Albacete Airport is situated east of Madrid, at an altitude of seven hundred metres above sea level. It is located in the area known as Los Llanos, within the Albacete city limits. Los Llanos airport's origins date back to 1913, however, due to budget restraints the airport was not finished. In 1929 the Spanish Aviation Company (CEA) took charge of pilot training and was settled at Albacete. During the civil war, the aerodrome was used by the military rebels and, from 26 July 1936, by the Republicans. Once the war was over, the Air Force set up the 13th Bomber Squadron in Los Llanos with former Republican aircraft. This unit later became Ala 26. The government acquired the aerodrome and it opened to civil traffic in July 1946. Work was carried out, including pavement and subsequent extension of runway 28-10, 2,250 by 65 metres. Due to the scarcity of civil traffic and the fact the air base was increasingly used for military purposes, it was closed to civil traffic in 1955. Ten years later it was reopened for the Albacete Flying Club. In 1962, this unit was replaced by Ala 37, equipped with the DC-3 cargo aircraft. Again, this unit was replaced by Ala14 in 1975, turning the base into a fighter town.
In 1991, a non aeronautical event changed the airport's activity. The Albacete Balompié football team moved up to the first division and charters were used to transfer the football teams. In 1992, a travel agency began to arrange Albacete – Palma de Mallorca charter flights with great success. In November 2005, the Ministry of Public Works inaugurated the new Terminal Building, with a surface area of over 2,200 square metres. The parking apron, with an area of some 20,000 square metres, has capacity for two B737s and four light aircraft. At this moment, the airport is used by Spanish Air Force Eurofighters, NATO's Tactical Leadership Program and limited civil traffic. Also, La Maestranza Aérea de Albacete is responsible for the modifications and overhaul aircraft such as the Canadair CL-215 and C-101, and Airbus Helicopters can be found on the south west side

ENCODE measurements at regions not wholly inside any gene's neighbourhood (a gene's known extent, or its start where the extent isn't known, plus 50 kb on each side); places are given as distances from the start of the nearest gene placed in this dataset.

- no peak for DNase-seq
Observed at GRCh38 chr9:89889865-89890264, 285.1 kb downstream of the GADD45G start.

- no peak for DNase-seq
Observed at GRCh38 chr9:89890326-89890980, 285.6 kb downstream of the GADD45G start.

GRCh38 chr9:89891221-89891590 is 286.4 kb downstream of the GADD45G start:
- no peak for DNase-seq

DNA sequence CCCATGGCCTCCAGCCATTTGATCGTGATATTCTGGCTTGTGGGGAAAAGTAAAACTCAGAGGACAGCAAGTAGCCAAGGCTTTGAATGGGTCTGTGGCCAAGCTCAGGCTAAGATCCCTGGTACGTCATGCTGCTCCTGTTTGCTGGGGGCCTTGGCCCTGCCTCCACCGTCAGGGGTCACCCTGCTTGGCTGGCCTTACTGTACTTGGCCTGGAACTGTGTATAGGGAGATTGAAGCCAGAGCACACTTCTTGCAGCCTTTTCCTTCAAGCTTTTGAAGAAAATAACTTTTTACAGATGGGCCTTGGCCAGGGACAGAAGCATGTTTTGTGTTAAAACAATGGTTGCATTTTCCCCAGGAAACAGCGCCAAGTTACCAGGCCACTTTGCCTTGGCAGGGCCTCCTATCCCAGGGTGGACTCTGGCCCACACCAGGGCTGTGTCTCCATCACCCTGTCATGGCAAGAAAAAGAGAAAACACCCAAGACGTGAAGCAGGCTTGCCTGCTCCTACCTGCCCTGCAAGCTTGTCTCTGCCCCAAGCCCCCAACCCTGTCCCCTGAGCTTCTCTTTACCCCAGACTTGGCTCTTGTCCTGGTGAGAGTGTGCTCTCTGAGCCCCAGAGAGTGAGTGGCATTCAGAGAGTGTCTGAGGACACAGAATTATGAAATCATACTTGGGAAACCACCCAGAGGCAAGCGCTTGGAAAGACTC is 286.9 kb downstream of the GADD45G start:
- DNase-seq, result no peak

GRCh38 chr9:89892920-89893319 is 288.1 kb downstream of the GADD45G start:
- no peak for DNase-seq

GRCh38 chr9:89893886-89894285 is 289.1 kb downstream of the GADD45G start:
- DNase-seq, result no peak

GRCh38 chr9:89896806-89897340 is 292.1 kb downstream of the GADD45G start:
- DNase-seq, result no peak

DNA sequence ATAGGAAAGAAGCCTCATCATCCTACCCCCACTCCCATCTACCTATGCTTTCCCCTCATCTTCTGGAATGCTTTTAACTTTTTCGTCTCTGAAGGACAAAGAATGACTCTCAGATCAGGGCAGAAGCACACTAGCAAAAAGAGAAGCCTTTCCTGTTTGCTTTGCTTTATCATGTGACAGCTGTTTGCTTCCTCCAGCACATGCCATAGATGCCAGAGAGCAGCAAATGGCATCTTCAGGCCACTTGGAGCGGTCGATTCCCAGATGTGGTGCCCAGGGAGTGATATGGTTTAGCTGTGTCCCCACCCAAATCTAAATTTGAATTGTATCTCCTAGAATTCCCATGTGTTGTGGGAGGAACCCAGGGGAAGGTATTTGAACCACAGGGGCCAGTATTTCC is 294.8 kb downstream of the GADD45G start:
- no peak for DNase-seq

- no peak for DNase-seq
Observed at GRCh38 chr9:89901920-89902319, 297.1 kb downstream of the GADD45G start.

Spotting is not very common in Spain and the Military Police/Guardia Civil could ask for your passport or remove you from your spot. Please keep a distance of 300 meters from the fence of the airport at all times, as show at our spots. Cooperate with the authorities. Please keep this distance and let the authorities get used to spotters.
The airport has a east-west orientated runway. In the southwest is the civil terminal. To the north are the military aprons. The apron to the northwest is used by La Maestranza, the apron in the middle is for the TLP and the dispersals and apron in the northeast are used by Ala 14.
The airport can be reached from the main city Albacete via the Autovia de Alicante/A-31 onto the Autovia de Murcia/A-30. At the next exit, take the N-301a back to Albacete to arrive at the east gate. With easterly winds, take the N-301a ring road and exit via the CM-3203 to Penas de San Pedro. The Airport has a civil terminal so you could take a flight into Albacete. When travelling by (high speed)train, you have to disembark in Albacete.
Around the Airport
1East side approach
With westerly landings, this is the spot for photography. The sun is in your back the better part of the day. After leaving the Autovia de Murcia/A-30, take the N-301a back to Albacete. After leaving the roundabout, there is a small road to the left. Take this and take the next small road to the right, to drive along the N-301a. Park your car at the crossing and walk forward to your best spot.
At the N-301a at the first roundabout take the road to the left. This road will lead you to the gate. Here you can see the preserved T-33A.
The west gate into La Maestranza can be reached via the dirt road on the north side of the base. From the N-301a ring road, take the exit to the west gate and take the dirt road after the road blocks. You will leave this dirt road near a restaurant. Take a left onto the roundabout and the third exit which will lead to the gate. Behind the gate, on a square surrounded by trees, preserved aircraft can be seen.
4West side approach
With easterly winds, this is the place to be. Take the CM-3203 to the south. After passing the runway, there is a small road to the right. Take this one and park your car. Walk along the tree line to a good position.
The civil terminal can be reached via the CM-3203. After passing the runway, take the road to the left and you will reach the civil terminal. Aircraft can be spotted here, for photography you will be limited to departing traffic to the west.
At spot 1, local EF-2000s can be photographed like this. (Niels Quist)
The west side approach offers the chance of capturing shots of the many aircraft that participate in the TLP. (spot 4, Niels Quist)
|Esc 141||EF-2000 (T)|
|Esc 142||EF-2000(T) (to be formed)|
|E.15-30/41-40||T-33A, at East gate, spot 2|
|E.25-04/793-04||C101EB, gate Maestranza or spot 3, as 'E.25-22/79-22'|
|C.14-33||Mirage F1M, with HQ building, as 'C.14-91/14-91'|
|C.14C-79/14-55||Mirage F1EDA, at civil terminal, spot 5.|
|C.14C-82||Mirage F1EDA, with HQ building, as 'C.14-01/14-01'|
|E.3B-174||CASA C1131E, as 'E.3B-521/781-03' at spot 3.|
|HE.15-10||Bo105C as "ECE" near civil terminal|
|HR.15-17||Bo105LOH at Airbus|
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